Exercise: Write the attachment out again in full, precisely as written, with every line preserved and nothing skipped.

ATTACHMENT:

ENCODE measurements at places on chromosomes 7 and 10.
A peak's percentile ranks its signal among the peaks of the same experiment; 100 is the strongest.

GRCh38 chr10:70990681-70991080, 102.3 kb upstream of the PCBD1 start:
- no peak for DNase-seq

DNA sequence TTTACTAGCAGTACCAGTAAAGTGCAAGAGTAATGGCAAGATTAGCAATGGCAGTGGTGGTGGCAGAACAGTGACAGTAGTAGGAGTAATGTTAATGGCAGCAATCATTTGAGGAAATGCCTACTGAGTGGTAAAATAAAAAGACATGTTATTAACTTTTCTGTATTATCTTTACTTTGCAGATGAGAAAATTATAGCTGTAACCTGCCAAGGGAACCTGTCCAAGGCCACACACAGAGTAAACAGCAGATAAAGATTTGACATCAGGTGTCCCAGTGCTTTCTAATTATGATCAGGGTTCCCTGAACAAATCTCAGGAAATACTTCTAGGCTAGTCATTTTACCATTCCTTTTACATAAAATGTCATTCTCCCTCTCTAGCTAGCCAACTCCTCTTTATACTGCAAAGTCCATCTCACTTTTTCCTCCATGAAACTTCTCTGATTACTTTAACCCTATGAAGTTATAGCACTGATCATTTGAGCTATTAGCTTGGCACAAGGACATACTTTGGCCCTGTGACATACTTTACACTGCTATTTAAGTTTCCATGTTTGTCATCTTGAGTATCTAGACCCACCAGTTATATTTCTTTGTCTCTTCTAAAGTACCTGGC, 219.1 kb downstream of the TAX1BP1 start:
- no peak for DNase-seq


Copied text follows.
ENCODE measurements at places on chromosomes 7 and 10.
A peak's percentile ranks its signal among the peaks of the same experiment; 100 is the strongest.

GRCh38 chr10:70990681-70991080, 102.3 kb upstream of the PCBD1 start:
- no peak for DNase-seq

DNA sequence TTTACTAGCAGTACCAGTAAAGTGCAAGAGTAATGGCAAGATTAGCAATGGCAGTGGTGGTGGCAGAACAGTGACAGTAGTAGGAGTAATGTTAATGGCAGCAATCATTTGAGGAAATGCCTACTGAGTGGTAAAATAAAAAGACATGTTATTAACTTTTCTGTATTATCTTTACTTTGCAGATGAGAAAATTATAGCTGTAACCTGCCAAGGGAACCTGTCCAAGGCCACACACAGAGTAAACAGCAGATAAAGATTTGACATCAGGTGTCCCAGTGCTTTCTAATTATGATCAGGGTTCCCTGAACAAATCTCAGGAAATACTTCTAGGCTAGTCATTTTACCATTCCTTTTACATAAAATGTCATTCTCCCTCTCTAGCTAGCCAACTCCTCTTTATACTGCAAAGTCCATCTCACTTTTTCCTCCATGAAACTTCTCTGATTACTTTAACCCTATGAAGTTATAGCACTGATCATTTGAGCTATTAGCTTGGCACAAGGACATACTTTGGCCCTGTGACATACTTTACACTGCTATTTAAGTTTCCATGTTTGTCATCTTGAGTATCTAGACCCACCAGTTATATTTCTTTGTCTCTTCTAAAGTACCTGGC, 219.1 kb downstream of the TAX1BP1 start:
- no peak for DNase-seq